Similarity-Based Pattern Analysis and Recognition

Part of the series Advances in Computer Vision and Pattern Recognition pp 67-83

On the Combination of Information-Theoretic Kernels with Generative Embeddings

  • Pedro M. Q. AguiarAffiliated withInstituto de Sistemas e Robótica, Instituto Superior Técnico
  • , Manuele BicegoAffiliated withDipartimento di Informatica, University of Verona
  • , Umberto CastellaniAffiliated withDipartimento di Informatica, University of Verona
  • , Mário A. T. FigueiredoAffiliated withInstituto de Telecomunicações, Instituto Superior Técnico Email author 
  • , André T. MartinsAffiliated withInstituto de Telecomunicações, Instituto Superior Técnico
  • , Vittorio MurinoAffiliated withDipartimento di Informatica, University of Verona
  • , Alessandro PerinaAffiliated withMicrosoft Research
  • , Aydın UlaşAffiliated withDipartimento di Informatica, University of Verona

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Classical methods to obtain classifiers for structured objects (e.g., sequences, images) are based on generative models and adopt a classical generative Bayesian framework. To embrace discriminative approaches (namely, support vector machines), the objects have to be mapped/embedded onto a Hilbert space; one way that has been proposed to carry out such an embedding is via generative models (maybe learned from data). This type of hybrid discriminative/generative approach has been recently shown to outperform classifiers obtained directly from the generative model upon which the embedding is built.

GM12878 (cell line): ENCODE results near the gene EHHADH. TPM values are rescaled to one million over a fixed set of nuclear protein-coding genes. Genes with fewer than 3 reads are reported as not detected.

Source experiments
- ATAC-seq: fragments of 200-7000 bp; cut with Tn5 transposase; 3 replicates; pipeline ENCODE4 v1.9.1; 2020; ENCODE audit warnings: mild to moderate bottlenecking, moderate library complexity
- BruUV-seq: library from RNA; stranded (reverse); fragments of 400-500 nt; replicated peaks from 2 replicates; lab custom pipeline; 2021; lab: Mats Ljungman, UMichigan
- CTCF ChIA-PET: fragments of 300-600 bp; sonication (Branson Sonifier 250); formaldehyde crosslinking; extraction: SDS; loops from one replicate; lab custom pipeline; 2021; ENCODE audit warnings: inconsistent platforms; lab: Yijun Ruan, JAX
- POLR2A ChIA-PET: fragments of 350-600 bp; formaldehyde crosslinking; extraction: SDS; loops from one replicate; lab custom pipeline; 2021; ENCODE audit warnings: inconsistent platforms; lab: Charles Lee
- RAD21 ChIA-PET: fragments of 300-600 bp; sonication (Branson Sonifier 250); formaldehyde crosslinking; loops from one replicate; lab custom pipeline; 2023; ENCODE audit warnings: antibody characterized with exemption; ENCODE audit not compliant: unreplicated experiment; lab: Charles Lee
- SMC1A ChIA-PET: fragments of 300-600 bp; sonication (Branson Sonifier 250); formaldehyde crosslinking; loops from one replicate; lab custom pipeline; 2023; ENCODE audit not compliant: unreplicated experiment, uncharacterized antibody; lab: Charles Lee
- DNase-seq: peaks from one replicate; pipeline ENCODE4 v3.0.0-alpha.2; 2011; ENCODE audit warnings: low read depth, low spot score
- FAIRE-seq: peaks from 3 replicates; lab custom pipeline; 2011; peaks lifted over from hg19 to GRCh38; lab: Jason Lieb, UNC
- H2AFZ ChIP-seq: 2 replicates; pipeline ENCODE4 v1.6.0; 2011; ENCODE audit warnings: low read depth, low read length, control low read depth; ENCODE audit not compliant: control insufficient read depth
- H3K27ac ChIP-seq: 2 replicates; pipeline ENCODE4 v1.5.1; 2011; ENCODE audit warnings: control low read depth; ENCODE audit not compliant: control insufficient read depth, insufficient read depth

Discriminative approaches based on generative embeddings involve two key components: a generative model used to define the embedding; a discriminative learning algorithms to obtain a (maybe kernel) classifier. The literature on generative embedding is essentially focused on defining the embedding, and some standard off-the-shelf kernel and learning algorithm are usually adopted. Recently, we have proposed a different approach that exploits the probabilistic nature of generative embeddings, by using information-theoretic kernels defined on probability distributions. In this chapter, we review this approach and its building blocks. We illustrate the performance of this approach on two medical applications.